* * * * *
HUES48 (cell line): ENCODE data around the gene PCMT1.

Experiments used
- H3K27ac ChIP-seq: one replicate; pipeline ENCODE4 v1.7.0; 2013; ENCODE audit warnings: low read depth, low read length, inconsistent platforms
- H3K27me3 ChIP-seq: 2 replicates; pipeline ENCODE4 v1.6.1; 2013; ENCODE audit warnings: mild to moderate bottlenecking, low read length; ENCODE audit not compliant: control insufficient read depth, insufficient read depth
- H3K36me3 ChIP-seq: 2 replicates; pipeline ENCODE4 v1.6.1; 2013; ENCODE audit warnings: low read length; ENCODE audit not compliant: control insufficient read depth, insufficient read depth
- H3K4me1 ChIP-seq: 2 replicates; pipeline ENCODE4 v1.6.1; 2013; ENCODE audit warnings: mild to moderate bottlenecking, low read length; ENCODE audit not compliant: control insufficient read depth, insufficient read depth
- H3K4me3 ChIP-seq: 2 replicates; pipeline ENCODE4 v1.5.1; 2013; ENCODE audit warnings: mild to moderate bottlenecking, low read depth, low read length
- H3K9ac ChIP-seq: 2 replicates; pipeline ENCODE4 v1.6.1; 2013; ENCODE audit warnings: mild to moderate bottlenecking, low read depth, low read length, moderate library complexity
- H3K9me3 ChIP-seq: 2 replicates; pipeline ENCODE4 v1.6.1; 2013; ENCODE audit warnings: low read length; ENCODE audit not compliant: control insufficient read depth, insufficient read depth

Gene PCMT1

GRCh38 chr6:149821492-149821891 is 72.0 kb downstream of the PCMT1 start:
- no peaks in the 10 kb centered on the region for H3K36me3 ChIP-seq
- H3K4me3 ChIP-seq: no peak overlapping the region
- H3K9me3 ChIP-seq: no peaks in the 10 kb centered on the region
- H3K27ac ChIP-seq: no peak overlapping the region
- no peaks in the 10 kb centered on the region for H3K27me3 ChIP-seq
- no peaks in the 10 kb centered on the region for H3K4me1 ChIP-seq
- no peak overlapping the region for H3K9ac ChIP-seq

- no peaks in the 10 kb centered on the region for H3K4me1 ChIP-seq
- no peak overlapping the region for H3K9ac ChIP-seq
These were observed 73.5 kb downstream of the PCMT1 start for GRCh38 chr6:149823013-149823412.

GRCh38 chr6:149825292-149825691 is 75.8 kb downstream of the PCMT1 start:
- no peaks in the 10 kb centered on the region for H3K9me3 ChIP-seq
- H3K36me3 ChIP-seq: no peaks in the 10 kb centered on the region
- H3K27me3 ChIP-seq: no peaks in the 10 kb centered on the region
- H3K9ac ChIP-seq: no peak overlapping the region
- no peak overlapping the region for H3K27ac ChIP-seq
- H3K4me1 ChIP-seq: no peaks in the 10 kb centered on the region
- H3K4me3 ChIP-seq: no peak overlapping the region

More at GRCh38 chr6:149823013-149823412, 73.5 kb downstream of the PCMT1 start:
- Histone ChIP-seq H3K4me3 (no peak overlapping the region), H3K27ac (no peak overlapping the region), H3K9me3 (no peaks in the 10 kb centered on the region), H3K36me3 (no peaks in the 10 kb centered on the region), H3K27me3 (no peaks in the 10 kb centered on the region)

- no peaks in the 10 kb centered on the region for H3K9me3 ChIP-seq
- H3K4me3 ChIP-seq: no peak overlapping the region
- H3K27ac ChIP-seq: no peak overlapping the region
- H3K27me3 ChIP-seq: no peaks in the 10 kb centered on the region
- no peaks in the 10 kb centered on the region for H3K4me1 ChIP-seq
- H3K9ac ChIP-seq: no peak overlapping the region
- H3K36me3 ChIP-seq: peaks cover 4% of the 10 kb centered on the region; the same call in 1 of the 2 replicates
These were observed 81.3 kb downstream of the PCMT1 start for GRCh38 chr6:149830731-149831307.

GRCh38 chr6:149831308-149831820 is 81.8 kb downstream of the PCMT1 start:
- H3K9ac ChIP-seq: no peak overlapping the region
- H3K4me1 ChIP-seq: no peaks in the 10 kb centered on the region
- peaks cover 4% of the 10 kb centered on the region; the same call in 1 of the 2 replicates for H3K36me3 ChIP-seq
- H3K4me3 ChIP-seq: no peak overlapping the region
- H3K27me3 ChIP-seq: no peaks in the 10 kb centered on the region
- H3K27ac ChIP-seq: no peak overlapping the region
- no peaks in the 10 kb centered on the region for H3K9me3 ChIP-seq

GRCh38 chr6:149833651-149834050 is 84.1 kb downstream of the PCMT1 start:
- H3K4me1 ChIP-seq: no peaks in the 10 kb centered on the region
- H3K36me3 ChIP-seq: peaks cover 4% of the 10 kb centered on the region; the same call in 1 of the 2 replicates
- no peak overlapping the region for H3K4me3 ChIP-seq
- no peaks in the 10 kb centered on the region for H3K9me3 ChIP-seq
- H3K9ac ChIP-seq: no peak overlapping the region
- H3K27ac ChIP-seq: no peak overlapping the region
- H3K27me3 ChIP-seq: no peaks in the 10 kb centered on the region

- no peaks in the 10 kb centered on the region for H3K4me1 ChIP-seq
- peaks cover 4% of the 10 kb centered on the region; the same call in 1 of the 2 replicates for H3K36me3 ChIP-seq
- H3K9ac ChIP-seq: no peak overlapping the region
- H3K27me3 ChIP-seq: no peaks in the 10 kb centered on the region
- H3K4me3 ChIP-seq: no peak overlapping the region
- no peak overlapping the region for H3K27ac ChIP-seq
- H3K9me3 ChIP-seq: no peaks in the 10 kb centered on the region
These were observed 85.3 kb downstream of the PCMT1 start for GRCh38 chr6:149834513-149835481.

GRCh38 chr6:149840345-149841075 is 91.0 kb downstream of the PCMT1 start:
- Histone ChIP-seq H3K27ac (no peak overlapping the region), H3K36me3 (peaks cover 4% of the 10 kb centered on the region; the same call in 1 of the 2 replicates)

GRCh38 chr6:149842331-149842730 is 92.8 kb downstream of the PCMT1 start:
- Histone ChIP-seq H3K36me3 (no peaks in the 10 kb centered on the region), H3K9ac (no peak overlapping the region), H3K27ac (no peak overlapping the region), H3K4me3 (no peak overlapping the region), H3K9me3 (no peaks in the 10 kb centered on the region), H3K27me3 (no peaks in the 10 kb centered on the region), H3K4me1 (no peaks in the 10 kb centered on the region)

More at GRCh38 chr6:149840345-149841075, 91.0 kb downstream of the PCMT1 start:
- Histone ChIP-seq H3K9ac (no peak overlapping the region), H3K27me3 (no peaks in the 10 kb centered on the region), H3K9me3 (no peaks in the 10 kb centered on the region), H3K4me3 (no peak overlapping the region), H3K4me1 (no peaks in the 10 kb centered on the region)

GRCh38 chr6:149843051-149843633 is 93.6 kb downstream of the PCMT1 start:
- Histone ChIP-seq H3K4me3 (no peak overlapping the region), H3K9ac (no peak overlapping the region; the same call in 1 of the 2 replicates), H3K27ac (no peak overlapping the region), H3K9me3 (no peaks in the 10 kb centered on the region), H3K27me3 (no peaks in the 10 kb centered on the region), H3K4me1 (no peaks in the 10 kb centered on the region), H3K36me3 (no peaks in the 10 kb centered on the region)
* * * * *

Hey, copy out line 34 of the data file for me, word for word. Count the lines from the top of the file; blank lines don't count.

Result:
- H3K27ac ChIP-seq: no peak overlapping the region